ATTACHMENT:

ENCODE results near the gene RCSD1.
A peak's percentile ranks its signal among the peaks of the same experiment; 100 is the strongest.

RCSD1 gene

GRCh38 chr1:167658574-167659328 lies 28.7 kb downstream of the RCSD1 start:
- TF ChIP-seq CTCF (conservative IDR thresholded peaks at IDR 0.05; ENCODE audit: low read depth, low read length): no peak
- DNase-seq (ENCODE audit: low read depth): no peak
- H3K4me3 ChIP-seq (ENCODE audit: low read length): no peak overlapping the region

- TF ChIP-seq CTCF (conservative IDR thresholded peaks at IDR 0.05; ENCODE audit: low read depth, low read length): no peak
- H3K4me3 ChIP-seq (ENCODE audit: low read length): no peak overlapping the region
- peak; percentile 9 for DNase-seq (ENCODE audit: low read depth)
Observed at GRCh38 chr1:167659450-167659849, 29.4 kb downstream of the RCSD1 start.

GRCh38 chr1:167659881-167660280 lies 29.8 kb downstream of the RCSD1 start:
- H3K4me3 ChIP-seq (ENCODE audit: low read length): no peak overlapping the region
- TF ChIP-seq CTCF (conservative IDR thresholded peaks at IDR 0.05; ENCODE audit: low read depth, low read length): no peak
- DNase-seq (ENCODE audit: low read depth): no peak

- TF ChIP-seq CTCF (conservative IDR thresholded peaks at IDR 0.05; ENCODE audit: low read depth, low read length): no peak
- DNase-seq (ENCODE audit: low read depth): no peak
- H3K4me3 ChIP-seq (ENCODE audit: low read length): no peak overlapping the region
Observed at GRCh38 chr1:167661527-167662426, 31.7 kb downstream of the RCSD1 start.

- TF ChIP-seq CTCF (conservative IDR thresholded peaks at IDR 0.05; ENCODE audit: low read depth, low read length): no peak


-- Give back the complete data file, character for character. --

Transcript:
ENCODE results near the gene RCSD1.
A peak's percentile ranks its signal among the peaks of the same experiment; 100 is the strongest.

RCSD1 gene

GRCh38 chr1:167658574-167659328 lies 28.7 kb downstream of the RCSD1 start:
- TF ChIP-seq CTCF (conservative IDR thresholded peaks at IDR 0.05; ENCODE audit: low read depth, low read length): no peak
- DNase-seq (ENCODE audit: low read depth): no peak
- H3K4me3 ChIP-seq (ENCODE audit: low read length): no peak overlapping the region

- TF ChIP-seq CTCF (conservative IDR thresholded peaks at IDR 0.05; ENCODE audit: low read depth, low read length): no peak
- H3K4me3 ChIP-seq (ENCODE audit: low read length): no peak overlapping the region
- peak; percentile 9 for DNase-seq (ENCODE audit: low read depth)
Observed at GRCh38 chr1:167659450-167659849, 29.4 kb downstream of the RCSD1 start.

GRCh38 chr1:167659881-167660280 lies 29.8 kb downstream of the RCSD1 start:
- H3K4me3 ChIP-seq (ENCODE audit: low read length): no peak overlapping the region
- TF ChIP-seq CTCF (conservative IDR thresholded peaks at IDR 0.05; ENCODE audit: low read depth, low read length): no peak
- DNase-seq (ENCODE audit: low read depth): no peak

- TF ChIP-seq CTCF (conservative IDR thresholded peaks at IDR 0.05; ENCODE audit: low read depth, low read length): no peak
- DNase-seq (ENCODE audit: low read depth): no peak
- H3K4me3 ChIP-seq (ENCODE audit: low read length): no peak overlapping the region
Observed at GRCh38 chr1:167661527-167662426, 31.7 kb downstream of the RCSD1 start.

- TF ChIP-seq CTCF (conservative IDR thresholded peaks at IDR 0.05; ENCODE audit: low read depth, low read length): no peak